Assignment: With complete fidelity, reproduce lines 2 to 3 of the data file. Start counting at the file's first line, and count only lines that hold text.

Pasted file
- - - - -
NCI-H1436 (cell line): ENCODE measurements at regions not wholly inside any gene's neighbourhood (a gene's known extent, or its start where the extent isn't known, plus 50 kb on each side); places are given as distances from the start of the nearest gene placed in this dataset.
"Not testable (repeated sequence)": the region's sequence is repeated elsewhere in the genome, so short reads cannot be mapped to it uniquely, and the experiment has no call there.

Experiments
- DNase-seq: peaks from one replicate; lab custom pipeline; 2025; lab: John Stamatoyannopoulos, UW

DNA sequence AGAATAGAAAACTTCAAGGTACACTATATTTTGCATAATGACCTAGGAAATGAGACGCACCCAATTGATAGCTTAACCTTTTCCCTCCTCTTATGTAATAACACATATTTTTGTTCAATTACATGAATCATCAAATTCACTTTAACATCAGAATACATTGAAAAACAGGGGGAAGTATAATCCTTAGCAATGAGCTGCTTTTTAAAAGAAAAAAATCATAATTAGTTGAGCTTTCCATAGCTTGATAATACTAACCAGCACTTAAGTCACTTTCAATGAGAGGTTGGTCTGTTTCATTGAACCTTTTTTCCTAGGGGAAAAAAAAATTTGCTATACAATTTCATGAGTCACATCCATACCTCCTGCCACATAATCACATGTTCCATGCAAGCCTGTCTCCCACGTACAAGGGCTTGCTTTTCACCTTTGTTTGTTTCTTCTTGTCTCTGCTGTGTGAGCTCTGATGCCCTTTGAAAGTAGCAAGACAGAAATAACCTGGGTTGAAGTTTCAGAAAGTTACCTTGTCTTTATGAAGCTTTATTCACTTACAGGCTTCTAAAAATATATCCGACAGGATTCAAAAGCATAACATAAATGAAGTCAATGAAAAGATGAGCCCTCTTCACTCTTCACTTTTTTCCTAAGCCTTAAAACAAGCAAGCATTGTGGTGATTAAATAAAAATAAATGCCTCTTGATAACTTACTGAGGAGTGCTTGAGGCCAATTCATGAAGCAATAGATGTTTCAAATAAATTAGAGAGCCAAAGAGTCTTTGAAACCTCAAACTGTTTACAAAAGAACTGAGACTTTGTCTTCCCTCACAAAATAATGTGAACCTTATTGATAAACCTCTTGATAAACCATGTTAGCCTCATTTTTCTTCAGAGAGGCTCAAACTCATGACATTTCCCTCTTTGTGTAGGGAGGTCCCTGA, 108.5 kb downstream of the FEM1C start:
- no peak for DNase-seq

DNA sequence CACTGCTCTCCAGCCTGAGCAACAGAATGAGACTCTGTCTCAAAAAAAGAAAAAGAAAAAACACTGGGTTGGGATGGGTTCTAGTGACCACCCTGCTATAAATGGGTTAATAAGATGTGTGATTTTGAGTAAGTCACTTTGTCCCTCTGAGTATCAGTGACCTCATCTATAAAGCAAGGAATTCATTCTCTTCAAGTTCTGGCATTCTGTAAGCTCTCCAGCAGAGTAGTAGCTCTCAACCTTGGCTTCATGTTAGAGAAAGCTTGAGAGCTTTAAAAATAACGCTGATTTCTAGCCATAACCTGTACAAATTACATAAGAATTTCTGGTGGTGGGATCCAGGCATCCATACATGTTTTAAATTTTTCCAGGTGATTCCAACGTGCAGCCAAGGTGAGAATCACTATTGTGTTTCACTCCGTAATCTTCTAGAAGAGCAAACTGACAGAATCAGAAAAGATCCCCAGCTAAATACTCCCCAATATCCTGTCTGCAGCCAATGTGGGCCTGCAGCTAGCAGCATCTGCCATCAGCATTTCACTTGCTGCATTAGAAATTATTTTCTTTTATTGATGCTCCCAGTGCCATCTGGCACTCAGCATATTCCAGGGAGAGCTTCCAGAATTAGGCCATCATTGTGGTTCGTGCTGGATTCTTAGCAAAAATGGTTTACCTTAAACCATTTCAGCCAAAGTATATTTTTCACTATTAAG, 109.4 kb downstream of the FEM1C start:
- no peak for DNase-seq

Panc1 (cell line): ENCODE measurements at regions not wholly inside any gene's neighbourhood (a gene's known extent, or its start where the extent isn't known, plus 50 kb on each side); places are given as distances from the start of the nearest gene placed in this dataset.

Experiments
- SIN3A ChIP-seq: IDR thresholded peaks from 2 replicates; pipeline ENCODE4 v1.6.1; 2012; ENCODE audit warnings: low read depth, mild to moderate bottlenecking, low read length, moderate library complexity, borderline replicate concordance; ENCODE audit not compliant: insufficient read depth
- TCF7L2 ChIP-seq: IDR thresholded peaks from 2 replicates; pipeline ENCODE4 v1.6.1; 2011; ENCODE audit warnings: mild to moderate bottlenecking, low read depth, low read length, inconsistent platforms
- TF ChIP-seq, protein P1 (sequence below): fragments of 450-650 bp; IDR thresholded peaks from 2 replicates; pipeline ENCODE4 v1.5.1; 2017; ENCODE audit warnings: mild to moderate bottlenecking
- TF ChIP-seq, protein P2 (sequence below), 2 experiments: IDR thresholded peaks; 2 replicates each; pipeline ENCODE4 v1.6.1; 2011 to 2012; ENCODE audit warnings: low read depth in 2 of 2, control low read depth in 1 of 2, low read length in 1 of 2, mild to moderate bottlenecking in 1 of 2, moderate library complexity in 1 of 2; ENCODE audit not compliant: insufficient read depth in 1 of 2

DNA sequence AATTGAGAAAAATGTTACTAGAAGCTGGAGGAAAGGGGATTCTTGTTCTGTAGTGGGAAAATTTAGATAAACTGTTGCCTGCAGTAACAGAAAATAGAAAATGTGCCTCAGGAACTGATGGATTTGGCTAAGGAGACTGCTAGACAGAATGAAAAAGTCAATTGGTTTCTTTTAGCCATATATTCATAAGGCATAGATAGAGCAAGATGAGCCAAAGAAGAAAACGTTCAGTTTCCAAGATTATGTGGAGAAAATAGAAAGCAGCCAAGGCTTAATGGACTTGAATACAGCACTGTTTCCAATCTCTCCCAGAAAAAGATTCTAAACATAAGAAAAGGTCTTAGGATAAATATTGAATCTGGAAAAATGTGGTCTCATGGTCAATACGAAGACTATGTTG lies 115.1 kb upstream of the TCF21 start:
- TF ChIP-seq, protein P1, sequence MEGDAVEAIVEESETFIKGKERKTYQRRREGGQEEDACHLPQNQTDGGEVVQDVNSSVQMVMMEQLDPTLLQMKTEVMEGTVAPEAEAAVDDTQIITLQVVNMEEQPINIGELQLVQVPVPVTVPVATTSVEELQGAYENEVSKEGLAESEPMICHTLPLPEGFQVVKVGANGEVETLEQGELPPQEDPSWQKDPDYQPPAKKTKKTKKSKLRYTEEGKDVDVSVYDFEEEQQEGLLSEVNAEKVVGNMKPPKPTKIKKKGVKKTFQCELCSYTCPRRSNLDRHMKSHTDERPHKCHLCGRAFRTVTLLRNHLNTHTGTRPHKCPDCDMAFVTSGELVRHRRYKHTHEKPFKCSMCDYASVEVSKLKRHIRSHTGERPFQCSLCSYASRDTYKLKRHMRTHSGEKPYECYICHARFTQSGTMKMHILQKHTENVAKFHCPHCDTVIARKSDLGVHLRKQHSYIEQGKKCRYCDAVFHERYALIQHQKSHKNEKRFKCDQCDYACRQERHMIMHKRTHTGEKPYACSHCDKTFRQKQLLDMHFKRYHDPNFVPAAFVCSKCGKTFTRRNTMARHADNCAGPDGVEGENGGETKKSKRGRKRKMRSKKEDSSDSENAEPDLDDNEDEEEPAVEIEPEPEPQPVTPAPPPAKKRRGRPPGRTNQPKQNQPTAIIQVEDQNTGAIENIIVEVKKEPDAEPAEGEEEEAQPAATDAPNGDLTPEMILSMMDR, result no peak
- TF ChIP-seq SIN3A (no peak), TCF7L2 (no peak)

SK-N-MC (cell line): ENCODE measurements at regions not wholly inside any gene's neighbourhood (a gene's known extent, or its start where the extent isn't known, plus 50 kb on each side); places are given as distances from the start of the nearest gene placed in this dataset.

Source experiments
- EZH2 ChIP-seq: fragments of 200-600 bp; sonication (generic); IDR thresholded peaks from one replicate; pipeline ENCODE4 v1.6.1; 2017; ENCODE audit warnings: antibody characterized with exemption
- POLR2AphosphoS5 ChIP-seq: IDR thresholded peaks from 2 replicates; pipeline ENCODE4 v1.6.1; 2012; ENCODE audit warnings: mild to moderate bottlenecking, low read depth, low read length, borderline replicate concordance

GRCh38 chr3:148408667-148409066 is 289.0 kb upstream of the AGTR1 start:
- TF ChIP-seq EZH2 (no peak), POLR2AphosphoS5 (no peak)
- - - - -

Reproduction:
"Not testable (repeated sequence)": the region's sequence is repeated elsewhere in the genome, so short reads cannot be mapped to it uniquely, and the experiment has no call there.

Experiments